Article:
See, when the two of us were growing up, we had a mutual friend named Brian. And Brian was a cool guy, but his mother was, for lack of a better term, batshit crazy. For starters, she hated us. I mean, absolutely loathed us, and only for the simple reason that we existed.
Yes, you can be furious at someone quietly holding a book or a Rubik's cube. No, it doesn't make sense.
And yet this was a stark contrast to how she treated her son.
Fun fact: she really did call him Bry-Bry, and we gave him endless shit for it
Fun fact#2: if you call me Bry-Bry, I will murder your face
We'd never actually seen a mother smother her child as much as she did without someone needing a body bag.
She wasn't so much a mother as a butler. If he went outside, she gave him a sweater to make sure he wasn't cold, even if it was 95 degrees. She checked in on him every 10 minutes, just to make sure he was okay and to ask him if he needed anything. She fed him lobster, and lamb, and shrimp cocktail, because she wanted nothing but the best for her son... Even if he hated it and just wanted to eat mac and cheese and chicken nuggets like the rest of us.
That, however, was not how she treated his friends, aka us. No, Brian's mom had quite an interesting policy regarding having friends over for lunch or dinner.
Yes, she absolutely refused to feed any of her son's friends, even something as simple as cereal or a sandwich. So if we played over at Brian's all day long, come lunch time, sure enough, Brian's mom would make him a bologna sandwich or pour him a bowl of cereal... and then she'd shoo us outside to wait while Brian ate. Because SHE WAS NOT A GODDAMN CHARITY.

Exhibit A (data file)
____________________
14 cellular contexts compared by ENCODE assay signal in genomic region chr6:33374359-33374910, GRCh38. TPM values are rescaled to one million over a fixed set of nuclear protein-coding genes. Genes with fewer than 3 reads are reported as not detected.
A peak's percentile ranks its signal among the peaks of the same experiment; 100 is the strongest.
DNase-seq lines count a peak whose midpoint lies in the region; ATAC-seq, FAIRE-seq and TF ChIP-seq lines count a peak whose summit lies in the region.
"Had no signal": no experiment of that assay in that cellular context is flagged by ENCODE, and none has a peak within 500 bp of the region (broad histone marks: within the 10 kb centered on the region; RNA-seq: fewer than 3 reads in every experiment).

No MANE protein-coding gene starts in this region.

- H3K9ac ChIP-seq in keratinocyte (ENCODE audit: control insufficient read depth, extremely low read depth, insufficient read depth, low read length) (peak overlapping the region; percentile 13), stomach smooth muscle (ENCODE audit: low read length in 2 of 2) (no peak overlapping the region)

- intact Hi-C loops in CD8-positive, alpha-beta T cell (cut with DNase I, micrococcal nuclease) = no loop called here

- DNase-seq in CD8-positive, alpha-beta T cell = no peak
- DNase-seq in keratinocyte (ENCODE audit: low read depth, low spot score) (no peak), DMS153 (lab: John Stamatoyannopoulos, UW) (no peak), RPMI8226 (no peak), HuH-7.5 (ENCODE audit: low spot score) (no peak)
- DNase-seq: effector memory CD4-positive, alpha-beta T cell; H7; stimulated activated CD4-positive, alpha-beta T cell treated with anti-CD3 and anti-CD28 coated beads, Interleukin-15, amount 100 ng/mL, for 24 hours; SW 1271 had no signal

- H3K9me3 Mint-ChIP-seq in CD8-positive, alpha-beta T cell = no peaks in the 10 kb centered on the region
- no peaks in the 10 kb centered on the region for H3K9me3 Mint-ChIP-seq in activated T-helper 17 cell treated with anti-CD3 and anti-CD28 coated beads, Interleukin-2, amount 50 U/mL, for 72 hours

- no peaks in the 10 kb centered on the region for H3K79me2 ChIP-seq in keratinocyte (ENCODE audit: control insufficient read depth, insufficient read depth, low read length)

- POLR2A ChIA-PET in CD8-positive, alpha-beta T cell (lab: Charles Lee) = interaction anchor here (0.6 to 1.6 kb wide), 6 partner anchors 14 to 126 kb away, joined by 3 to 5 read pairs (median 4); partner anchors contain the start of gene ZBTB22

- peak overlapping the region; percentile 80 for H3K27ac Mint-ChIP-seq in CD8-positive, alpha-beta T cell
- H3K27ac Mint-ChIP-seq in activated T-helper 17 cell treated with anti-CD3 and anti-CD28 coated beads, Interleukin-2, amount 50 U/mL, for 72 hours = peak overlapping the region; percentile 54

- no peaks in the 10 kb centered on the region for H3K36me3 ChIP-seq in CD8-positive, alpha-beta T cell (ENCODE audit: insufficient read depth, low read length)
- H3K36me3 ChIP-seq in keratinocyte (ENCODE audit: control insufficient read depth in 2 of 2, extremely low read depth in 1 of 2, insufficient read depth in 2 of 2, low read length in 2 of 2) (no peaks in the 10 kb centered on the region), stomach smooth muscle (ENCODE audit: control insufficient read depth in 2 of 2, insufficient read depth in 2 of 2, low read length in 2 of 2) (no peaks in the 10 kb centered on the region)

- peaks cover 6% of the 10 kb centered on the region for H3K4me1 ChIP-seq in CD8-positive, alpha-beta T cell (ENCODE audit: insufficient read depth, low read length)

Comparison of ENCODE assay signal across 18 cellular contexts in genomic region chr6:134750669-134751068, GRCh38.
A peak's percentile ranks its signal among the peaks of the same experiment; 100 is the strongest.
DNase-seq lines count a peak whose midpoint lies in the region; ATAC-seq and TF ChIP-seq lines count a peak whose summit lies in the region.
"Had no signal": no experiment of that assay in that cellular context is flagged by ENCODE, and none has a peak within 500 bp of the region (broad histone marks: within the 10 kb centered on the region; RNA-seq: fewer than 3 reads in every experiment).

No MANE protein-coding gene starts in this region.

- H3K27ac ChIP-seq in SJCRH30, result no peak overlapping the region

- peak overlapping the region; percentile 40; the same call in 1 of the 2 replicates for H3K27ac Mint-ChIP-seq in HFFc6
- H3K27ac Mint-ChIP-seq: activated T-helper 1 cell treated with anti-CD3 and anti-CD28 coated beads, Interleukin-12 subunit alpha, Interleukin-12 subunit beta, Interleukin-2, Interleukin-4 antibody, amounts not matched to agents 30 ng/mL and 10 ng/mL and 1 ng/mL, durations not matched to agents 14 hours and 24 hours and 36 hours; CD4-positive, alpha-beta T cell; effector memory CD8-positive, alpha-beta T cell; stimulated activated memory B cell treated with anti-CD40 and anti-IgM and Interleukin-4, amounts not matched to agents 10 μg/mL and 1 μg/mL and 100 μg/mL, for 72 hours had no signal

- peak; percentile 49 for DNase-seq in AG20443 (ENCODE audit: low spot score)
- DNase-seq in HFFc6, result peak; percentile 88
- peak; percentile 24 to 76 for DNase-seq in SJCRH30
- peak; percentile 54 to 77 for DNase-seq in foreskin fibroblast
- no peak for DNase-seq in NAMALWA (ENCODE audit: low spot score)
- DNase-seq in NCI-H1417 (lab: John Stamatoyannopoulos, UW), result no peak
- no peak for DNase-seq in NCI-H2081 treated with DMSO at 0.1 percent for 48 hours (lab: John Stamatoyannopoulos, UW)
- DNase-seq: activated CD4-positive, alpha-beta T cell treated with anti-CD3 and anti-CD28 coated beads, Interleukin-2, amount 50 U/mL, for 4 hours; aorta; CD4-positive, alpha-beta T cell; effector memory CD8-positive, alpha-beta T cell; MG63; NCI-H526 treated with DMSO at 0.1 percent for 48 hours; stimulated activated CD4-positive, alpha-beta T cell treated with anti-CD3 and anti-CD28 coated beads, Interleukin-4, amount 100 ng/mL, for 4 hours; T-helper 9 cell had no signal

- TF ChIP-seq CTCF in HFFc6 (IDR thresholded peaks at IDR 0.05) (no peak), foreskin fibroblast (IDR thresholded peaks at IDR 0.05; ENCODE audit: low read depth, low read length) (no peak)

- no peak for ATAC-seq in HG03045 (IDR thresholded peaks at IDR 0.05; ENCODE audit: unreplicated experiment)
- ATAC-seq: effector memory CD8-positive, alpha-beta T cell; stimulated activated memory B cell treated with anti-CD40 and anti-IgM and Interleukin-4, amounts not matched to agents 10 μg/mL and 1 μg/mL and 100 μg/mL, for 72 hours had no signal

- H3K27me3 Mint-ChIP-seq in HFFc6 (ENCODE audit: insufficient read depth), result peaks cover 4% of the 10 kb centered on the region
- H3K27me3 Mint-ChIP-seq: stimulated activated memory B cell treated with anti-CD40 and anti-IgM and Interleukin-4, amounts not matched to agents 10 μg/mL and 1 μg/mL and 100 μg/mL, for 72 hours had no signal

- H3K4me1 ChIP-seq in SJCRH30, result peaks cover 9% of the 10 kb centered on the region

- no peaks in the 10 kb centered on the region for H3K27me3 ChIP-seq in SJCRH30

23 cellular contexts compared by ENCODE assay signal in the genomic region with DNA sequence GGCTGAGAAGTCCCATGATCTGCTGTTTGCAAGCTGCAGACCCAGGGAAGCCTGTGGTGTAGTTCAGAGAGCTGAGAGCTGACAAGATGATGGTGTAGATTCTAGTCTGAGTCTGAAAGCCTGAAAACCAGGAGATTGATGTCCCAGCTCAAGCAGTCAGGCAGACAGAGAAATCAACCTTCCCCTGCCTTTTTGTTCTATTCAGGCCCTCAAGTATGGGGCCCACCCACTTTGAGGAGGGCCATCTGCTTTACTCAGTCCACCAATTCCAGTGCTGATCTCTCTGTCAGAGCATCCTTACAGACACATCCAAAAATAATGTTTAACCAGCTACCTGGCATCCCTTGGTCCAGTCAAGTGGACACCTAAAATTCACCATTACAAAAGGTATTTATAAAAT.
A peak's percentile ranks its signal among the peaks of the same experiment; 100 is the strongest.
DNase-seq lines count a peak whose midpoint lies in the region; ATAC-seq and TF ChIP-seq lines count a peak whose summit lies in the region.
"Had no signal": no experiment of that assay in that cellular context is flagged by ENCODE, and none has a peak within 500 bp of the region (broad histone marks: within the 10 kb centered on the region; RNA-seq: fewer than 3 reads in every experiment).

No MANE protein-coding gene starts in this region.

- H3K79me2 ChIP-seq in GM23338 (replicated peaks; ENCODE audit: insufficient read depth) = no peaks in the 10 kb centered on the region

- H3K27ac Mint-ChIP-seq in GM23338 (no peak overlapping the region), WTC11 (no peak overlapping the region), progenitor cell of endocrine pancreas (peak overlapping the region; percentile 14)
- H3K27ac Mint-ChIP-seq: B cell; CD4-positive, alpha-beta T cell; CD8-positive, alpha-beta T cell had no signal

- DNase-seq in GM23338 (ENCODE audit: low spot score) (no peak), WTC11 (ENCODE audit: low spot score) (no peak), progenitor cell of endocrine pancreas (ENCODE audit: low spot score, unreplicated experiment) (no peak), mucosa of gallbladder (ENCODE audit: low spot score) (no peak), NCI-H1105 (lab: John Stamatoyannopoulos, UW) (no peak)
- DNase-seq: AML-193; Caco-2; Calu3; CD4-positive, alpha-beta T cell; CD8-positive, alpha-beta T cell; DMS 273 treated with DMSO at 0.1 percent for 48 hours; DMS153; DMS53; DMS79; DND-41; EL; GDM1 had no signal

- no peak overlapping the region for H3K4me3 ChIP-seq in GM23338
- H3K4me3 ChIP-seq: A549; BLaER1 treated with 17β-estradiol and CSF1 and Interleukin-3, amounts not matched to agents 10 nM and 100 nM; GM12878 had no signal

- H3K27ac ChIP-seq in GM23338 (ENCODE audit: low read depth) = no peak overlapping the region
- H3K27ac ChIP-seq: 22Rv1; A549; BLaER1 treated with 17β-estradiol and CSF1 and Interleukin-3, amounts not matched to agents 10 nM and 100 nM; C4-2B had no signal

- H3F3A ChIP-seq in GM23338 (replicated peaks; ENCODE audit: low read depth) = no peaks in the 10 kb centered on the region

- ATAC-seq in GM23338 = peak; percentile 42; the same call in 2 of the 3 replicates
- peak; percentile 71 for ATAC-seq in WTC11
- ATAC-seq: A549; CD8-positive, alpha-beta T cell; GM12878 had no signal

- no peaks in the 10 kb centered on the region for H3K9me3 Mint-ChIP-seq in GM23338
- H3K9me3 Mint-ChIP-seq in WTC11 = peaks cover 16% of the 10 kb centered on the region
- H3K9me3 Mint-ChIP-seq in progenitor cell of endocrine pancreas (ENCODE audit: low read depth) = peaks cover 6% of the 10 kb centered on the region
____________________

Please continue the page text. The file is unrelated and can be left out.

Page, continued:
We'd invariably walk to someone else's house, have a quick lunch there, and then return. You know, because our parents didn't mind providing an extra sandwich or two for one of their kid's friends.
That wasn't the craziest part, though. No, her not wanting to share 50 cents worth of cereal was only a funny anecdote, but what made her truly crazy was her indifference toward our injuries. In particular, one day Brian got a brand new swing set that his parents very poorly installed in the backyard.
The day after it was installed, Brian had me (Bryan) over to try it out. Within minutes of swinging, my head went back into a solid iron pole that probably should not have been positioned directly behind a wobbly swing set. I slammed into that thing so hard I probably smashed out a few IQ points.
Brian, being a good friend, got me a towel to put over the back of my head to stop the bleeding. But Brian's mom, not too keen on her "good towels" being used to absorb head wounds, quickly took it back and scolded me. Not only that, but she said I needed to leave.
No, seriously, she kicked me out. And that does not mean she gave me a ride home, either.
The nurse patched me up and then drove me home. In fact, she had even offered to make me a quick sandwich, which I politely declined. Go figure, even the nurse would have been willing to part with two slices of bread, a piece of bologna, and a Kraft single.
But it's funny, because as a kid I really didn't think much of it. To me, adults knew everything, so when they told you to do something, you did it, because that was the correct thing to do. Therefore when I had a gushing head wound and Brian's mom told me to walk half a mile to the school nurse's house, I thought that was just kinda what you did in that particular situation.
Now that I'm older, though, I realize that may have been a bit, um, I believe "fucked up" is the technical term.
Which is great, because I saw Brian's mom in the grocery store about a year ago. And she wasn't exactly what you would have called "warm".
It's just nice to know she still holds a grudge against us nasty, asshole kids after all these years.
Cheers and stay classy, friends,
Beer: Breckenridge SummerBright Ale
Music: Neon Indian